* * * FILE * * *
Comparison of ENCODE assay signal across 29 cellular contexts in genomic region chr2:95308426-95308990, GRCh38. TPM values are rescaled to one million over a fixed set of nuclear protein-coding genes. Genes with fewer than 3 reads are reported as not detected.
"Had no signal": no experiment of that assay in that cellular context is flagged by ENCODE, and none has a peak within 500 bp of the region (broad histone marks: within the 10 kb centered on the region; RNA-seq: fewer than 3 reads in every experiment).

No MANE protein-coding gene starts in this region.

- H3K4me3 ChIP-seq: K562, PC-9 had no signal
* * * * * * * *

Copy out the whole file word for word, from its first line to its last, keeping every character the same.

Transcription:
Comparison of ENCODE assay signal across 29 cellular contexts in genomic region chr2:95308426-95308990, GRCh38. TPM values are rescaled to one million over a fixed set of nuclear protein-coding genes. Genes with fewer than 3 reads are reported as not detected.
"Had no signal": no experiment of that assay in that cellular context is flagged by ENCODE, and none has a peak within 500 bp of the region (broad histone marks: within the 10 kb centered on the region; RNA-seq: fewer than 3 reads in every experiment).

No MANE protein-coding gene starts in this region.

- H3K4me3 ChIP-seq: K562, PC-9 had no signal